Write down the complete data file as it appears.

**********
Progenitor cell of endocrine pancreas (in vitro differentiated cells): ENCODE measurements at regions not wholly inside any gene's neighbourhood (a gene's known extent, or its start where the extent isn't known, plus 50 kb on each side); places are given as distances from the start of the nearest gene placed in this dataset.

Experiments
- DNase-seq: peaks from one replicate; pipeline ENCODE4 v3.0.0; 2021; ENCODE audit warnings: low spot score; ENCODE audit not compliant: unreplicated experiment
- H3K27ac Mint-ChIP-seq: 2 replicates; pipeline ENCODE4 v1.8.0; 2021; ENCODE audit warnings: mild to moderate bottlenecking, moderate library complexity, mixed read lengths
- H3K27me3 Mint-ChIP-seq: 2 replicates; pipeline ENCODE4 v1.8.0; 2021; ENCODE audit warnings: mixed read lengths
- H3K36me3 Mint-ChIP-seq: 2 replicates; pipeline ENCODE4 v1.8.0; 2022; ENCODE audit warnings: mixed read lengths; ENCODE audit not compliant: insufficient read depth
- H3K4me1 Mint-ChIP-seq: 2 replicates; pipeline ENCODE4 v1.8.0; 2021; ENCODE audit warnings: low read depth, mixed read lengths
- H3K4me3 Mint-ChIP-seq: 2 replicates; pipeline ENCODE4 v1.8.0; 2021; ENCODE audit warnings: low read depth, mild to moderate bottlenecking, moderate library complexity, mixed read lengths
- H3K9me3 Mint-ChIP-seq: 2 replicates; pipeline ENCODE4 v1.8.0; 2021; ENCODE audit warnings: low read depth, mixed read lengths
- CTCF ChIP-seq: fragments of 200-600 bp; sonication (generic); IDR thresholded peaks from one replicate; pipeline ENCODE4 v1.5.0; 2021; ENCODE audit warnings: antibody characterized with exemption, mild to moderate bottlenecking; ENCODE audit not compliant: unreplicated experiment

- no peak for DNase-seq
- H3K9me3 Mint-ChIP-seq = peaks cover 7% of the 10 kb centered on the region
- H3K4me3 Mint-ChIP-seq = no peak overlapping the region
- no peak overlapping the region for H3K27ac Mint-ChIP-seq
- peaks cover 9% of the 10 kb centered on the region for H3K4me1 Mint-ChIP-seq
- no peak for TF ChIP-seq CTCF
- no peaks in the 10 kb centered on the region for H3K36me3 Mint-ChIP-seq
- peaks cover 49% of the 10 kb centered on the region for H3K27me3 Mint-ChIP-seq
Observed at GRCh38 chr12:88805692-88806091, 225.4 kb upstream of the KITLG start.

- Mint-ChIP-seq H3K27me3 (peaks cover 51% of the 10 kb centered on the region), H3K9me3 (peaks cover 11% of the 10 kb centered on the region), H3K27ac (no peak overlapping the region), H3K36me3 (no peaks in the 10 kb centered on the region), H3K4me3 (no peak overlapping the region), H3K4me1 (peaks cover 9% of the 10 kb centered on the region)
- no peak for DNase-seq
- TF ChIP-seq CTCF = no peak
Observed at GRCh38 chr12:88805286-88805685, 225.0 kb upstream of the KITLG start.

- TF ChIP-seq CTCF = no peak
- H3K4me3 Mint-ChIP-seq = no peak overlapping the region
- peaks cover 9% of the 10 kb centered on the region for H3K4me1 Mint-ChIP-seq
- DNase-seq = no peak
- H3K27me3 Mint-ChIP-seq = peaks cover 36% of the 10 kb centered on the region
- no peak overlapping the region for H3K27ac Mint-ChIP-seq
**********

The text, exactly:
Progenitor cell of endocrine pancreas (in vitro differentiated cells): ENCODE measurements at regions not wholly inside any gene's neighbourhood (a gene's known extent, or its start where the extent isn't known, plus 50 kb on each side); places are given as distances from the start of the nearest gene placed in this dataset.

Experiments
- DNase-seq: peaks from one replicate; pipeline ENCODE4 v3.0.0; 2021; ENCODE audit warnings: low spot score; ENCODE audit not compliant: unreplicated experiment
- H3K27ac Mint-ChIP-seq: 2 replicates; pipeline ENCODE4 v1.8.0; 2021; ENCODE audit warnings: mild to moderate bottlenecking, moderate library complexity, mixed read lengths
- H3K27me3 Mint-ChIP-seq: 2 replicates; pipeline ENCODE4 v1.8.0; 2021; ENCODE audit warnings: mixed read lengths
- H3K36me3 Mint-ChIP-seq: 2 replicates; pipeline ENCODE4 v1.8.0; 2022; ENCODE audit warnings: mixed read lengths; ENCODE audit not compliant: insufficient read depth
- H3K4me1 Mint-ChIP-seq: 2 replicates; pipeline ENCODE4 v1.8.0; 2021; ENCODE audit warnings: low read depth, mixed read lengths
- H3K4me3 Mint-ChIP-seq: 2 replicates; pipeline ENCODE4 v1.8.0; 2021; ENCODE audit warnings: low read depth, mild to moderate bottlenecking, moderate library complexity, mixed read lengths
- H3K9me3 Mint-ChIP-seq: 2 replicates; pipeline ENCODE4 v1.8.0; 2021; ENCODE audit warnings: low read depth, mixed read lengths
- CTCF ChIP-seq: fragments of 200-600 bp; sonication (generic); IDR thresholded peaks from one replicate; pipeline ENCODE4 v1.5.0; 2021; ENCODE audit warnings: antibody characterized with exemption, mild to moderate bottlenecking; ENCODE audit not compliant: unreplicated experiment

- no peak for DNase-seq
- H3K9me3 Mint-ChIP-seq = peaks cover 7% of the 10 kb centered on the region
- H3K4me3 Mint-ChIP-seq = no peak overlapping the region
- no peak overlapping the region for H3K27ac Mint-ChIP-seq
- peaks cover 9% of the 10 kb centered on the region for H3K4me1 Mint-ChIP-seq
- no peak for TF ChIP-seq CTCF
- no peaks in the 10 kb centered on the region for H3K36me3 Mint-ChIP-seq
- peaks cover 49% of the 10 kb centered on the region for H3K27me3 Mint-ChIP-seq
Observed at GRCh38 chr12:88805692-88806091, 225.4 kb upstream of the KITLG start.

- Mint-ChIP-seq H3K27me3 (peaks cover 51% of the 10 kb centered on the region), H3K9me3 (peaks cover 11% of the 10 kb centered on the region), H3K27ac (no peak overlapping the region), H3K36me3 (no peaks in the 10 kb centered on the region), H3K4me3 (no peak overlapping the region), H3K4me1 (peaks cover 9% of the 10 kb centered on the region)
- no peak for DNase-seq
- TF ChIP-seq CTCF = no peak
Observed at GRCh38 chr12:88805286-88805685, 225.0 kb upstream of the KITLG start.

- TF ChIP-seq CTCF = no peak
- H3K4me3 Mint-ChIP-seq = no peak overlapping the region
- peaks cover 9% of the 10 kb centered on the region for H3K4me1 Mint-ChIP-seq
- DNase-seq = no peak
- H3K27me3 Mint-ChIP-seq = peaks cover 36% of the 10 kb centered on the region
- no peak overlapping the region for H3K27ac Mint-ChIP-seq